Because the future is so vast, the number of people who could exist in the future is probably many times greater than the number of people alive today. This suggests that it may be extremely important to ensure that life on Earth continues, and that people in the future have positive lives.
Of course, this idea might seem counterintuitive: we don’t often think about the lives of our great-grandchildren, let alone their great-grandchildren. But just as we shouldn’t ignore the plight of the global poor just because they live in a foreign country, we shouldn’t ignore future generations just because they are less visible.
Unfortunately, there are many ways that we could miss out on a very positive long-term future. Climate change and nuclear war are well-known threats to the long-term survival of our species. Many researchers believe that risks from emerging technologies, such as advanced artificial intelligence and designed pathogens, may be even more worrying. Of course, it’s hard to be sure exactly how technologies will develop, or the impact they will have. But it seems that these technologies have the potential to radically shape the course of progress over the centuries to come.
Because of the scale of the future, it seems likely that the best opportunities in this area will be even more impactful than those in the the previous two cause areas.
And yet, existential risks stemming from new technologies have been surprisingly neglected. There are probably just a few hundred people in the world who work on risks from AI or engineered pathogens.
US households spend around 2% of their budgets on personal insurance, on average. If we were to spend a comparable percentage of global resources on addressing risks to civilization, there would be millions of people working on these problems, with a budget of trillions of dollars per year. But instead, we spend just a tiny fraction of that amount, even though such risks may become substantial in the decades to come.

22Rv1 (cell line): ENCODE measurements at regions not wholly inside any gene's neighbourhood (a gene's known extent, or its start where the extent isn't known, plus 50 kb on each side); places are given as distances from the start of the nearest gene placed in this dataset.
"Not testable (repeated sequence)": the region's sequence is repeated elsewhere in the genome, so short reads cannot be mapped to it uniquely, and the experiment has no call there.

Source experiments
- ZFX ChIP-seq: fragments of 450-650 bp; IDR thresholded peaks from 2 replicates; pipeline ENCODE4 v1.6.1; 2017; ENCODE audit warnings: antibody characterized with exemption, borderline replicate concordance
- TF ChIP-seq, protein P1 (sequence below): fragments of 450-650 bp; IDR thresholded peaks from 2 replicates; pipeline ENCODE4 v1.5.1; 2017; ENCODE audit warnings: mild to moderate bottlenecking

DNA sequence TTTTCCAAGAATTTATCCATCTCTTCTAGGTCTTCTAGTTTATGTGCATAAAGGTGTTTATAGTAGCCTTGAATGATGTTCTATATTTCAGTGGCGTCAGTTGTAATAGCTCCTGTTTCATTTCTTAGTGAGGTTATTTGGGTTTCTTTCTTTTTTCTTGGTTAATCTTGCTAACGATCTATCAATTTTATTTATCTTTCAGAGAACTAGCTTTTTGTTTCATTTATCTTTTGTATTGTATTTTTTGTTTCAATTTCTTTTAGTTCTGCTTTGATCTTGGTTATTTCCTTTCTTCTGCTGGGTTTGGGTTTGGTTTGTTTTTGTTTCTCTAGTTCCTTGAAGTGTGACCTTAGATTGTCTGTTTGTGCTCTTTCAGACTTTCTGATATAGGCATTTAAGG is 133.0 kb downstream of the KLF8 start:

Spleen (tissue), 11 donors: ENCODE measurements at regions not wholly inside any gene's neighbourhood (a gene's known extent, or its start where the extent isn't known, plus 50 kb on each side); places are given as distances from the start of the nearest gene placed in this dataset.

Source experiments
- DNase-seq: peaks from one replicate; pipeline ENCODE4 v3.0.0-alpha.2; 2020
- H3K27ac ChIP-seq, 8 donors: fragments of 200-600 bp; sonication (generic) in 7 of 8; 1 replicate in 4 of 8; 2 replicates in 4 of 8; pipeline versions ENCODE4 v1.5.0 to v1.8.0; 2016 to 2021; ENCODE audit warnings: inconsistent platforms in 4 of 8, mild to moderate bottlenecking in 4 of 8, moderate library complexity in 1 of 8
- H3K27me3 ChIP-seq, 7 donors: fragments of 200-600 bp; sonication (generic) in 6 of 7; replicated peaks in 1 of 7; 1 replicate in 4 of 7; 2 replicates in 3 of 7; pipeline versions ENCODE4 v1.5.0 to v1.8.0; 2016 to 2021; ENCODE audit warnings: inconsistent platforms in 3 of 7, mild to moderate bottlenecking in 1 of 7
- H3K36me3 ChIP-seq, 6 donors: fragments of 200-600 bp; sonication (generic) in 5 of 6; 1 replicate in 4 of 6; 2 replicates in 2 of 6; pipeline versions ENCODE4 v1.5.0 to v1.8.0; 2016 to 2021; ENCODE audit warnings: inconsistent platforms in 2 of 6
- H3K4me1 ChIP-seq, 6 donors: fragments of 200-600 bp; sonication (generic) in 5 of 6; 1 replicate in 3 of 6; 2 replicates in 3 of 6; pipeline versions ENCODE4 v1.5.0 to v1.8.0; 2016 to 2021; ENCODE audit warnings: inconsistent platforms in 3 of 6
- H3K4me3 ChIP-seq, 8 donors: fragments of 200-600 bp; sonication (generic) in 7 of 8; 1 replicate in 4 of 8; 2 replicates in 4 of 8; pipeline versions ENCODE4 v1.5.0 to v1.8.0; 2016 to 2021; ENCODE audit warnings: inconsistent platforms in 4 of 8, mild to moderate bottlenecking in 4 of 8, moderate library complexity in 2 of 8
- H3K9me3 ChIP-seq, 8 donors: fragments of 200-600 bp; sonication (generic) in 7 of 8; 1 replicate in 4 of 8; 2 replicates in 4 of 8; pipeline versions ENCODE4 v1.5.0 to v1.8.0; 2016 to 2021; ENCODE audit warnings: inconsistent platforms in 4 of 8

If we value protection against unlikely but terrible outcomes individually, as our insurance coverage suggests we do, we should also value protection against terrible outcomes collectively. After all, a collective terrible outcome, like human extinction, is terrible for everyone individually, too. For this reason, it seems prudent for our civilization to spend more time and money mitigating existential risks.
There are many other promising causes that, while not currently the primary focuses of the effective altruism community, are plausible candidates for having a big impact. These include:
- Improvements to the scientific establishment, such as greater transparency and replication of results
- Researching mental health and neurological disorders, particularly depression and anxiety, and improving access to treatment in low-income countries
- Tobacco control
- US criminal justice reform
- International migration and trade policy reform
- Electoral reform (e.g. implementing better voting methods)
Of course, it’s likely that we have overlooked some very important causes. So one way to have a huge impact might be to find an excellent opportunity to do good that almost everyone else has missed. For this reason, global priorities research is another key cause area.
First published by Center for Effective Altruism on May 27 2020